Running a French Holiday Gite in Rural Brittany

Saturday, March 08, 2008

"Borrowing" books from a holiday home - a Modern Moral question

As I'm frequently working down near Heathrow airport at the momment and it's a 70+ mile drive each way with the M25 and A1(M) in the way (i.e. it's a painful 2-hour morning commute), I've been staying over some nights and hence reading The Times in the hotel fairly frequently.

In an October issue of The Times there was a 'Modern Morals' entry I thought quite interesting:
The holiday home that our family rented in the Lake District contained a selection of second-hand books - left, we assumed, by previous holidaymakers.
Our daughter became engrossed in one book but had not finished it by the time the holiday had ended.
We agreed that she could take it with her, as we left one of our books in its place.
Was this an ethically acceptable swap?

Joe Joseph the resident moral columnist replies ...

Life is so much simpler when you make your own useful assumptions isn't it?

By assuming that the holiday home's library comprised the leftovers of previous guests, it becomes a lot more convenient to execute a swap, doesn't it? After all, the books don't then belong to the owner of the house; they are not, thus, an amenity left to make the stay of the guests more pleasant. They are pretty much one step away from the dustbin. Why you're practically doing the owner a favour by taking them with you!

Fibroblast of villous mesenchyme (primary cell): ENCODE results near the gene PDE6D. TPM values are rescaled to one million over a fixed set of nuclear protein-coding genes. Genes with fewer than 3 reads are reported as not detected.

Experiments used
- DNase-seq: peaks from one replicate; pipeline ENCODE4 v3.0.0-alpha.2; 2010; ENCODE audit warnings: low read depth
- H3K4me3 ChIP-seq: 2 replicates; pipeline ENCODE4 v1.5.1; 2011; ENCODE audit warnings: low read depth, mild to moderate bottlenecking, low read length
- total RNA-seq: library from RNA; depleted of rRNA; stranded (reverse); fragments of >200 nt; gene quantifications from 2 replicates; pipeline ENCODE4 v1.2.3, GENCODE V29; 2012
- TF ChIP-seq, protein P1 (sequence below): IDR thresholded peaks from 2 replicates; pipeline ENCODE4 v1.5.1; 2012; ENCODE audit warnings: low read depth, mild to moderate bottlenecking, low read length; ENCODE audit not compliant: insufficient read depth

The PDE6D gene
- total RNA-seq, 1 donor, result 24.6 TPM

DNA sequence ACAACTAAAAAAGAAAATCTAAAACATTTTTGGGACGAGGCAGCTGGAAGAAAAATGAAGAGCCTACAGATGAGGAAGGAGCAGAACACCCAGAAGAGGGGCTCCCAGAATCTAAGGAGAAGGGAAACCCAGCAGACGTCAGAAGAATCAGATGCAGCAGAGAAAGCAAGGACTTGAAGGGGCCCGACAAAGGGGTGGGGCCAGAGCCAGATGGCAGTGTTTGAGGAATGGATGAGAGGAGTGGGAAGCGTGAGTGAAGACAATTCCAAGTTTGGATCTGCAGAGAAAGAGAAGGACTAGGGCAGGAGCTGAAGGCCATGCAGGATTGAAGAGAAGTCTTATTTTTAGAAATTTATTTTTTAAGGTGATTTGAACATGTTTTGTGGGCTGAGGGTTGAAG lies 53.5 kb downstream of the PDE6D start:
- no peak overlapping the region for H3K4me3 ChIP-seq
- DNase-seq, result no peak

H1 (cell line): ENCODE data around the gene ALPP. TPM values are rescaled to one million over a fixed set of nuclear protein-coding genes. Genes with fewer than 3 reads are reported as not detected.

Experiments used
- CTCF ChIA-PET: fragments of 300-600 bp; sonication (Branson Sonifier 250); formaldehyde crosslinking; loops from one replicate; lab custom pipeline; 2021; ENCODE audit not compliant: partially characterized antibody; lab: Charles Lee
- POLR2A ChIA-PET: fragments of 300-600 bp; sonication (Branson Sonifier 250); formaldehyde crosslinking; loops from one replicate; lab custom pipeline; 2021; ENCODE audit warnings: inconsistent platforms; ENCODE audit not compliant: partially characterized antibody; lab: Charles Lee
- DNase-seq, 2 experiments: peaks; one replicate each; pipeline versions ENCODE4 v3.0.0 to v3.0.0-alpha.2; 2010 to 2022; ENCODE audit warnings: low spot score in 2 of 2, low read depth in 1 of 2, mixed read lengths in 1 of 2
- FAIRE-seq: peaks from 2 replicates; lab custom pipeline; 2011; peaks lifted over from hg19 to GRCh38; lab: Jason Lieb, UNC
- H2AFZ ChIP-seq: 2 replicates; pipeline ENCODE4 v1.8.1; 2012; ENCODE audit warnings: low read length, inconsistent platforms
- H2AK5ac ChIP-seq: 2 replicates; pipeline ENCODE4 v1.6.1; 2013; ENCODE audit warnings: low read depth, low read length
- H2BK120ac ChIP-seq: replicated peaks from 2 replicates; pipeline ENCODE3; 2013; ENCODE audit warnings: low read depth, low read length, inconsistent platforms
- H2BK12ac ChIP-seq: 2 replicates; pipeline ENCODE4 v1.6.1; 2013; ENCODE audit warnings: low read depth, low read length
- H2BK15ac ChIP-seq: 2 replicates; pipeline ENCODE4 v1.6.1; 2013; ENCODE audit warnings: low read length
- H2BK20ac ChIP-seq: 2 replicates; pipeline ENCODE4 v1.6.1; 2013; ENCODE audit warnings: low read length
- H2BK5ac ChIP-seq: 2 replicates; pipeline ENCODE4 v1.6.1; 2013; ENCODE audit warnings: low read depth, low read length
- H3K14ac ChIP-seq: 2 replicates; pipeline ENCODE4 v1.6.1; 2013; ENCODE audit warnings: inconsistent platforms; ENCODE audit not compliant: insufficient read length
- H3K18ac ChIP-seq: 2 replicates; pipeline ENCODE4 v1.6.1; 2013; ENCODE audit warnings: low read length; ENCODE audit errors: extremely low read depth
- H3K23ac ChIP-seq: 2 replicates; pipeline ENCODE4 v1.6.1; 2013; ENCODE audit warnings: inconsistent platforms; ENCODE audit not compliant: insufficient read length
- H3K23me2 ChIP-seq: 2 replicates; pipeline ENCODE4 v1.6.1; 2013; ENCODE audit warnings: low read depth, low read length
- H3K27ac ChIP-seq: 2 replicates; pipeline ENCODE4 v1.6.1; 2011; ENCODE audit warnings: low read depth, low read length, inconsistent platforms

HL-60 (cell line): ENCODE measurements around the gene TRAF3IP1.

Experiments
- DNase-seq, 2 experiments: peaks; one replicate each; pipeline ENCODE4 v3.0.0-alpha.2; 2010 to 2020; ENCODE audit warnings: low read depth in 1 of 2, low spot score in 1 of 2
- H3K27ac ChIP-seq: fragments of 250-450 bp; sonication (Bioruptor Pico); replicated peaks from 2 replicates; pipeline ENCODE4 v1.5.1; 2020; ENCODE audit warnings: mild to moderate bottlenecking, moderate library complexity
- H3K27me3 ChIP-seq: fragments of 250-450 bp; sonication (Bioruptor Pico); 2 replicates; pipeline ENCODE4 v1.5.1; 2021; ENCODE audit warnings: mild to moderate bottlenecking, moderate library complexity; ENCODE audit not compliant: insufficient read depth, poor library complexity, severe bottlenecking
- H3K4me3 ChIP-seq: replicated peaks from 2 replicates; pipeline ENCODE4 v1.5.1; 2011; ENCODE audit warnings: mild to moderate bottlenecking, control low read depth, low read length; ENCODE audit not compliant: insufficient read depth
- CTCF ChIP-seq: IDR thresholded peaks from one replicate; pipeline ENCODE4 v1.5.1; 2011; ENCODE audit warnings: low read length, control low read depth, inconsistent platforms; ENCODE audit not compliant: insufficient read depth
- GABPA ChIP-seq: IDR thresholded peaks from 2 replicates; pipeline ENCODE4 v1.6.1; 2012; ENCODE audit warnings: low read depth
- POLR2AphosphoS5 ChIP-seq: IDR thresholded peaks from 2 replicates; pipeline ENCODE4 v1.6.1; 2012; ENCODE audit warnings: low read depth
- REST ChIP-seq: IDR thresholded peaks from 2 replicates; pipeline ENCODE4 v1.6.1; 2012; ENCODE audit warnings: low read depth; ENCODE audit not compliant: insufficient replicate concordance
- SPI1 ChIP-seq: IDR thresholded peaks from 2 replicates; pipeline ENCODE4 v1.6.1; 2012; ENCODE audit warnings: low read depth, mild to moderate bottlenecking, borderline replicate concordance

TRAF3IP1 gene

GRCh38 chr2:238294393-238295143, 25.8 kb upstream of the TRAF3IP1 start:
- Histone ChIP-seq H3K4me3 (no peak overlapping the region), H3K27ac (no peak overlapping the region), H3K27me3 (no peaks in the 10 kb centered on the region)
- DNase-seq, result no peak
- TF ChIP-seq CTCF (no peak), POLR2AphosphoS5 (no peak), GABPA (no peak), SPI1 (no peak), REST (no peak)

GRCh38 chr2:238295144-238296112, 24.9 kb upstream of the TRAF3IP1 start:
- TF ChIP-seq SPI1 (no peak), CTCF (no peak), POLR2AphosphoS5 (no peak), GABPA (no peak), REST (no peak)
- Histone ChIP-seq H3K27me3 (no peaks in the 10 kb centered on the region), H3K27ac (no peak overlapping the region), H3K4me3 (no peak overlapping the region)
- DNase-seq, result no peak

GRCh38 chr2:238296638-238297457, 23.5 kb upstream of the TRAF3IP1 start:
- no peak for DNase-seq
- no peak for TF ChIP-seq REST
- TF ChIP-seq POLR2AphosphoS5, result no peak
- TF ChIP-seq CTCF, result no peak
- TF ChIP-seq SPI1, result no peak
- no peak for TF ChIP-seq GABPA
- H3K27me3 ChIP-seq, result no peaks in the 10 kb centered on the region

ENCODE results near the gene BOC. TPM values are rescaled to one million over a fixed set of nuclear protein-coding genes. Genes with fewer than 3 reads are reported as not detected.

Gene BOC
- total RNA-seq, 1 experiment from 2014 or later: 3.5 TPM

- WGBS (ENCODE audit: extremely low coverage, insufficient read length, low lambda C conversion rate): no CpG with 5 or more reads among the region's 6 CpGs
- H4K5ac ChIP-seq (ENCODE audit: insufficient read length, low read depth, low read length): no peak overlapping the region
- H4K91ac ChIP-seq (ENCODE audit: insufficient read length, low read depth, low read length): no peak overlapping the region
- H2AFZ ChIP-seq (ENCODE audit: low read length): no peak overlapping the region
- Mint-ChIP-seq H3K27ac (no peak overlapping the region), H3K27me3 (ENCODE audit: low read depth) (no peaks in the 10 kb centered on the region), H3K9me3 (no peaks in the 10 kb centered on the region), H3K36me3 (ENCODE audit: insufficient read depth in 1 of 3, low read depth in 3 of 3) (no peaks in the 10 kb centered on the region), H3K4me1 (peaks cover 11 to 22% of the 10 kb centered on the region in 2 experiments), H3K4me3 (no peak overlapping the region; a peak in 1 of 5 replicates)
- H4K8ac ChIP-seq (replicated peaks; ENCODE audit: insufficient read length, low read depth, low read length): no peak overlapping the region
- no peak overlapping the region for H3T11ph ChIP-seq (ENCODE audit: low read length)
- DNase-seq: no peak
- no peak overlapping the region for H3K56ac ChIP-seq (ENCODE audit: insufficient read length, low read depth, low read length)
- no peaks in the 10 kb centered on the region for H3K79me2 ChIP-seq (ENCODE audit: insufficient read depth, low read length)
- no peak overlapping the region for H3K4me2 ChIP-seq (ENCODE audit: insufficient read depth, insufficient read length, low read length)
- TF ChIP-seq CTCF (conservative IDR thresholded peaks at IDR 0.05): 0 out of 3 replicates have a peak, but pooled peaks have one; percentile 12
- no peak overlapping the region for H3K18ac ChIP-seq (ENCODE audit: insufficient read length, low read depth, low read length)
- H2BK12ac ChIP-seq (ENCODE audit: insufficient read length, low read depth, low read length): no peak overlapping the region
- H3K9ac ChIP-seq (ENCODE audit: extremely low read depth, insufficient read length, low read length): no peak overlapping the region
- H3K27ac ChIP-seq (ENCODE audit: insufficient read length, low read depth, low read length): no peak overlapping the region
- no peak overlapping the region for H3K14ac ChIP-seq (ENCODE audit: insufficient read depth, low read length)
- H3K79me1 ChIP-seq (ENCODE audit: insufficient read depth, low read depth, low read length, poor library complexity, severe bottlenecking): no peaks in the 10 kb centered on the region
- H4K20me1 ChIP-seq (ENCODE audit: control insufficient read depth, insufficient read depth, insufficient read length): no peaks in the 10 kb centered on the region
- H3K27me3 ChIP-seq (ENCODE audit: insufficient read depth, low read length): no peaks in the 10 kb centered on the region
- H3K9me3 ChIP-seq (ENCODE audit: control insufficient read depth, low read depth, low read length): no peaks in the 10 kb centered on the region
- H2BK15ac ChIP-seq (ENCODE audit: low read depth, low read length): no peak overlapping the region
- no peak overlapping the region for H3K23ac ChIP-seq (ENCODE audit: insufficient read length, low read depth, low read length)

Once you assume that the books have been left by previous holidaymakers, it becomes less ethically troubling to swap one for one of yours. Were you to assume that they belonged to the owner, you'd feel no more able to carry out this swap than you would swap one of your saucepans for one in the rented house's kitchen.

And what makes you think that holidaymakers leave behind books? Many won't even leave behind two unused tea-bags.

Definitely food for thought!

I'm happy to report that we have no such similar moral challenges with the books in our holiday home.

We've a small library of books that I've read and enjoyed, and our 'Gite Guide' tells our guests that they're more than welcome to read them, borrow them, or leave their own completed holiday reading for the benefit of others. Over the years I've added a more books and some children's books as well, as have our guests, and so much so that I had to erect a second set of book shelves in the bathroom as the shelves in the lounge were overflowing!

Fortunately we'll eventually complete rennovating the second Gite so there'll be room for more books in there if they continue to accumulate. It's interesting when we go on holiday ourselves to France to play 'spot the difference' and try to work out what books are new.

Joe Joseph has published a collection of his Modern Morals columns in the book Should I Flush My Goldfish Down the Loo?; just £6.49 from Amazon.



  • I don't have any major issues with the personal who took a book and replaced it with another. There are obviously no ill-intentions. However, I do think every effort should be made to contact the owner before doing so and, if not possible, afterwards too.

    By Anonymous Anonymous, at April 20, 2008  

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